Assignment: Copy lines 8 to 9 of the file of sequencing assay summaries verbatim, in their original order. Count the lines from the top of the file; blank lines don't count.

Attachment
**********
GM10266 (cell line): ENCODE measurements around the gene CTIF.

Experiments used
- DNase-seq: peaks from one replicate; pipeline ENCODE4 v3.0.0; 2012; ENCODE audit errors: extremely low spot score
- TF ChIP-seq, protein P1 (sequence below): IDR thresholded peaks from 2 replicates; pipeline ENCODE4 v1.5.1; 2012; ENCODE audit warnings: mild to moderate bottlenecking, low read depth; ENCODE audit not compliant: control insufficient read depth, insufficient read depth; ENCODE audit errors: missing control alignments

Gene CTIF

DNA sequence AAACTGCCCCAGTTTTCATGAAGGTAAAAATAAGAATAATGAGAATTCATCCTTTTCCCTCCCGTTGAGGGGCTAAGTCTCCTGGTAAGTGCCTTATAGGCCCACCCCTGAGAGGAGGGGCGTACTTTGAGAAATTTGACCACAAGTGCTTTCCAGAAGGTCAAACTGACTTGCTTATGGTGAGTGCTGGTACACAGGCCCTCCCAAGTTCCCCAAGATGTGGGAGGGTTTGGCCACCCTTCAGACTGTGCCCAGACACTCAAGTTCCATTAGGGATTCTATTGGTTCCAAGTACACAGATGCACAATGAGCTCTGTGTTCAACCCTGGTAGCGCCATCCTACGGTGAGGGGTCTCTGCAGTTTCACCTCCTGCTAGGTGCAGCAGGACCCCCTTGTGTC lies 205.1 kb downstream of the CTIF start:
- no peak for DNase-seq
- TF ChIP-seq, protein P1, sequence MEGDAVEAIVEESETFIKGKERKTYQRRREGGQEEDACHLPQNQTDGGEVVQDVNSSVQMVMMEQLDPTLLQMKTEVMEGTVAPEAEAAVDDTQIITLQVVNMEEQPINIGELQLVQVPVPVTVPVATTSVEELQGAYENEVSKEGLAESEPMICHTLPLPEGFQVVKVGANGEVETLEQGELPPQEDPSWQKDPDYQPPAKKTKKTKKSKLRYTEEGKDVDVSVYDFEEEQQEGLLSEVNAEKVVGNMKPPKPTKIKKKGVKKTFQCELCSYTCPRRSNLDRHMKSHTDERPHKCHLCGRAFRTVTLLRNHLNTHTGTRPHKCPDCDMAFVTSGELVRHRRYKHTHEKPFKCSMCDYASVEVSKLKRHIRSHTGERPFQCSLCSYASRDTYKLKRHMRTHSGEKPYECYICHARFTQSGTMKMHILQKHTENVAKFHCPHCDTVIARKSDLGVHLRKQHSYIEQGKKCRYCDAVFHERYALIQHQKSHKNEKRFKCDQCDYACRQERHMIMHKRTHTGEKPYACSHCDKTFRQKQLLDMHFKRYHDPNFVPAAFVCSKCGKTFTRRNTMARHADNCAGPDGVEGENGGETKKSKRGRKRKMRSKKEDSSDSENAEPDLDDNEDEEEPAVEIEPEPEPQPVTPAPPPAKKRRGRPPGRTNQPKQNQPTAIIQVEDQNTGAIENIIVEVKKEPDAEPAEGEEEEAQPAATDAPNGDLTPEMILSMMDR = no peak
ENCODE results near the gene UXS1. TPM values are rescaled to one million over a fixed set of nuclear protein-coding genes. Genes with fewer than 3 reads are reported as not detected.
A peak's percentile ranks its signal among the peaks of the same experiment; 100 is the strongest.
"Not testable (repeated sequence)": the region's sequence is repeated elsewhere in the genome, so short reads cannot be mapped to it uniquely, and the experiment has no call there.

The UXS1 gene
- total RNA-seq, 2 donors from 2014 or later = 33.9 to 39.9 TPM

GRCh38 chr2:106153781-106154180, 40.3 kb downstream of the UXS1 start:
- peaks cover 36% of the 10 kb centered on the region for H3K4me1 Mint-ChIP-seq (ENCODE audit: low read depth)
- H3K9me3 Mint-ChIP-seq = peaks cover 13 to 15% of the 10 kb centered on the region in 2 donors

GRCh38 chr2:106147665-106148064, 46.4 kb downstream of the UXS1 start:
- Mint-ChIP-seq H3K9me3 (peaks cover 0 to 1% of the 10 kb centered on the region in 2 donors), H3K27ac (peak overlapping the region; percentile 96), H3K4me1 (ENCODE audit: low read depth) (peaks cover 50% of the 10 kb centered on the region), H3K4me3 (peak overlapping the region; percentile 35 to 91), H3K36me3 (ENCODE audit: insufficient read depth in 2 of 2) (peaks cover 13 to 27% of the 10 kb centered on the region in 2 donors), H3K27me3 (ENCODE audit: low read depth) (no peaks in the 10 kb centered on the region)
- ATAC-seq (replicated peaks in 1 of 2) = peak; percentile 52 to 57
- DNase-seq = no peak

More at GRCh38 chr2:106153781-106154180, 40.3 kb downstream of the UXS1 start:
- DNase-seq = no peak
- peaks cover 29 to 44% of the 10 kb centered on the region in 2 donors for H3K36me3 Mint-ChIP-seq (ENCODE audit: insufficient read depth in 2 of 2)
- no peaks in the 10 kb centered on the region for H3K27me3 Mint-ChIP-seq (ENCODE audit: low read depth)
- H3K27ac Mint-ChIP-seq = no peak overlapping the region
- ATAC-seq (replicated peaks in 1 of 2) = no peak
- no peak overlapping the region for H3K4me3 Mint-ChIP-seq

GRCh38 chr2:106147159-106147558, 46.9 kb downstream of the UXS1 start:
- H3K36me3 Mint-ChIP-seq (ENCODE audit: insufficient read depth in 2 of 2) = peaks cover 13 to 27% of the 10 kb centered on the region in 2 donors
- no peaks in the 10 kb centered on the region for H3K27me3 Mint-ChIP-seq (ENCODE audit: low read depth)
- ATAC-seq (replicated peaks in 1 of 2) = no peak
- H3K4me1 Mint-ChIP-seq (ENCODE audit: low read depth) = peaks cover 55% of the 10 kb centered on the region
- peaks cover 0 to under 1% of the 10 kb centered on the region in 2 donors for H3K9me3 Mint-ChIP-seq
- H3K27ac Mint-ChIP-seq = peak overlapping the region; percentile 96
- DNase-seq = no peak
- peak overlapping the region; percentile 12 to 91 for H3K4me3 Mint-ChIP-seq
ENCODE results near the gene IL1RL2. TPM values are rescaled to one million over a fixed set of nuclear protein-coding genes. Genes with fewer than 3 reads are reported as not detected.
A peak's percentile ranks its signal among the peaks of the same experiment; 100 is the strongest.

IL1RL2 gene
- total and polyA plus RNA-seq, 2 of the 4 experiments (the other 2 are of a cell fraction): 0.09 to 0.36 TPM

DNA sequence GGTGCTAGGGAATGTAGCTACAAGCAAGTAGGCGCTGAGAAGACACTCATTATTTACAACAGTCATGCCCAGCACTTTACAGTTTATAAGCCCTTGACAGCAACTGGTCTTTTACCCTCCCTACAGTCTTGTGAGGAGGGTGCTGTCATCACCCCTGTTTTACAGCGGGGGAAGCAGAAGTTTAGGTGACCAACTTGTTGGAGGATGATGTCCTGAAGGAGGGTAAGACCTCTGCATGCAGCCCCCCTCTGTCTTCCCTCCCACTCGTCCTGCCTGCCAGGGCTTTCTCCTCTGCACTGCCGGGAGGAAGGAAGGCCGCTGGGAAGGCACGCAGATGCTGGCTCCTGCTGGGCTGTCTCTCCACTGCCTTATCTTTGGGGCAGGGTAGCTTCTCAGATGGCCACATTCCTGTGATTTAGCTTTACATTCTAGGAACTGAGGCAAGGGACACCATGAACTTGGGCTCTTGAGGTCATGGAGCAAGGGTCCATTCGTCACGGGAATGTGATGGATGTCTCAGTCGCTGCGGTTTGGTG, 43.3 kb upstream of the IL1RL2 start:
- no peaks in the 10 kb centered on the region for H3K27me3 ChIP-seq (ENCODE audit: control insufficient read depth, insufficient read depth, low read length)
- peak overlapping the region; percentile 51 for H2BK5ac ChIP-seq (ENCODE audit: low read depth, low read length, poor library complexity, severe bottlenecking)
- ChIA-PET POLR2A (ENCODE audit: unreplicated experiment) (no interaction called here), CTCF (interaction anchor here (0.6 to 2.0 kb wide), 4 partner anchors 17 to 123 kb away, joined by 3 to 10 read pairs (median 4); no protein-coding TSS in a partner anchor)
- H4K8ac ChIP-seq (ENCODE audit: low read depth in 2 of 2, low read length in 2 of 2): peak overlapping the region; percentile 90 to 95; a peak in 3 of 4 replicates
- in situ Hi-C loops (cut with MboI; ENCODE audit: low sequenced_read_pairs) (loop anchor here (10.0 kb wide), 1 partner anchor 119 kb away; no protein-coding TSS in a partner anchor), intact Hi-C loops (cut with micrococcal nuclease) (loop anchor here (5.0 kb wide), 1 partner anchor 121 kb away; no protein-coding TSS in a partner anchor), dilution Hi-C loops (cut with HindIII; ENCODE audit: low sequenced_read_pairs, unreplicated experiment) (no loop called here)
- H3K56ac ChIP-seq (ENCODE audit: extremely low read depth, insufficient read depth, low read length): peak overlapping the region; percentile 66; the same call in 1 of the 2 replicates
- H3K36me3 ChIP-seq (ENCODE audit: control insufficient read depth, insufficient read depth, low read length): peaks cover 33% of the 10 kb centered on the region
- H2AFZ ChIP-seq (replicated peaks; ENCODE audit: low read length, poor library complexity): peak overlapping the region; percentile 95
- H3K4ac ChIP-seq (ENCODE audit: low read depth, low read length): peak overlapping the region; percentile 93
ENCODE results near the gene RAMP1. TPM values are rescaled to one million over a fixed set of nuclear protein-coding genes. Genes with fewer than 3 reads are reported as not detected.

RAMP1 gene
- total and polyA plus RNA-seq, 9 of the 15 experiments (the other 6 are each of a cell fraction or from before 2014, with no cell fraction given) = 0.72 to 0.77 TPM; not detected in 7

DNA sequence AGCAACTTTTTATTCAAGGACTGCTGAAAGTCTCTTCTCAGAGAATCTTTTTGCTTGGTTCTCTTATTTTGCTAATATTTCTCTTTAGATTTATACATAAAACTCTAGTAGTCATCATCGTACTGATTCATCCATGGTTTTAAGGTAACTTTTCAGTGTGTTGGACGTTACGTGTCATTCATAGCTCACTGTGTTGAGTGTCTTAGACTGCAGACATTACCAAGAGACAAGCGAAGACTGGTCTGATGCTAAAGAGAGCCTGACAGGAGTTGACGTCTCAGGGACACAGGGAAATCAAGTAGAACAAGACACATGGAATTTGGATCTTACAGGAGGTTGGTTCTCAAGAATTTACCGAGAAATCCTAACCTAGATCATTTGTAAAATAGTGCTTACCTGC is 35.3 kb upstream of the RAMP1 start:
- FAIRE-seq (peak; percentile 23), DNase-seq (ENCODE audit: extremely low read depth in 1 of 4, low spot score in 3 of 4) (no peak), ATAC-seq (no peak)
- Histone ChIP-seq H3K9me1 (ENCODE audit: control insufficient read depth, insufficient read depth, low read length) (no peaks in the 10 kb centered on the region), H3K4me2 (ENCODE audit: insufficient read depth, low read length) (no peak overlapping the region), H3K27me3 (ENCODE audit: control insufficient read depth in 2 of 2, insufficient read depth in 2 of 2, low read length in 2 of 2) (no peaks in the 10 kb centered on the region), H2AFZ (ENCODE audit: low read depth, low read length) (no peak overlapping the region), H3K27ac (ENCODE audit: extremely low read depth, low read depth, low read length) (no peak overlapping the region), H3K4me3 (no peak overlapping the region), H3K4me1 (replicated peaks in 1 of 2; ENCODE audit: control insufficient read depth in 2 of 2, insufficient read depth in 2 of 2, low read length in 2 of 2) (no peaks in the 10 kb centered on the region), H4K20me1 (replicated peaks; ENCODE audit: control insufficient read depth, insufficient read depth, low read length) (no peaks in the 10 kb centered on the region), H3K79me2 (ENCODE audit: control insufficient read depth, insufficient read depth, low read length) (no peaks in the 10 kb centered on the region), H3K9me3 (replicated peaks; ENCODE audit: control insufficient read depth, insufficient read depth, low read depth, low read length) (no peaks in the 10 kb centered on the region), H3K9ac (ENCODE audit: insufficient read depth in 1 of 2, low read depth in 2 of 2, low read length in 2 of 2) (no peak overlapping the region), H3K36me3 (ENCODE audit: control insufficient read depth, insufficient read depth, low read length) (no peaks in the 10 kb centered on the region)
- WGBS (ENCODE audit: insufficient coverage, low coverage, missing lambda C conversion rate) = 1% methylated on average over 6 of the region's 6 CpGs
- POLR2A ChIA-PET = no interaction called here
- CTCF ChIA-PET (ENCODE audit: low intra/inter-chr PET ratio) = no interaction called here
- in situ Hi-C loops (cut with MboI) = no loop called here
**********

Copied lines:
- TF ChIP-seq, protein P1, sequence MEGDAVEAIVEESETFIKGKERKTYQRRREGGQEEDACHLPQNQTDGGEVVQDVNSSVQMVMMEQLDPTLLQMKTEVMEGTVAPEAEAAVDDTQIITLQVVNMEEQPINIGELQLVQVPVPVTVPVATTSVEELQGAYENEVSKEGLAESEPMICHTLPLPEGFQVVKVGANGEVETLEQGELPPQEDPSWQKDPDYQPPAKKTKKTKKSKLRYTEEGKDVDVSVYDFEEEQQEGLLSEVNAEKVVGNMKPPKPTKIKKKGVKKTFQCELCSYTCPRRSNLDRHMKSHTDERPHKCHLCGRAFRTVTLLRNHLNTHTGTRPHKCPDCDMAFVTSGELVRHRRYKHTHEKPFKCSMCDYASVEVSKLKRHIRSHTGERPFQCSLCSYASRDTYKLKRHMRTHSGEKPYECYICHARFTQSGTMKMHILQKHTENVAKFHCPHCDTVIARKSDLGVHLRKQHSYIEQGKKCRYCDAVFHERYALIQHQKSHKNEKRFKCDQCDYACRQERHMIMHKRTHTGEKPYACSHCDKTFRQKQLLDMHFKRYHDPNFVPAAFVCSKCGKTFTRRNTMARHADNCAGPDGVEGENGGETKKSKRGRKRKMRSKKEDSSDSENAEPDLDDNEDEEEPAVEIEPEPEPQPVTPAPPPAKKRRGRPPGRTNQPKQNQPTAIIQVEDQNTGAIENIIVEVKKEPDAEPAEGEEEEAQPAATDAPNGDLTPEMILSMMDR = no peak
ENCODE results near the gene UXS1. TPM values are rescaled to one million over a fixed set of nuclear protein-coding genes. Genes with fewer than 3 reads are reported as not detected.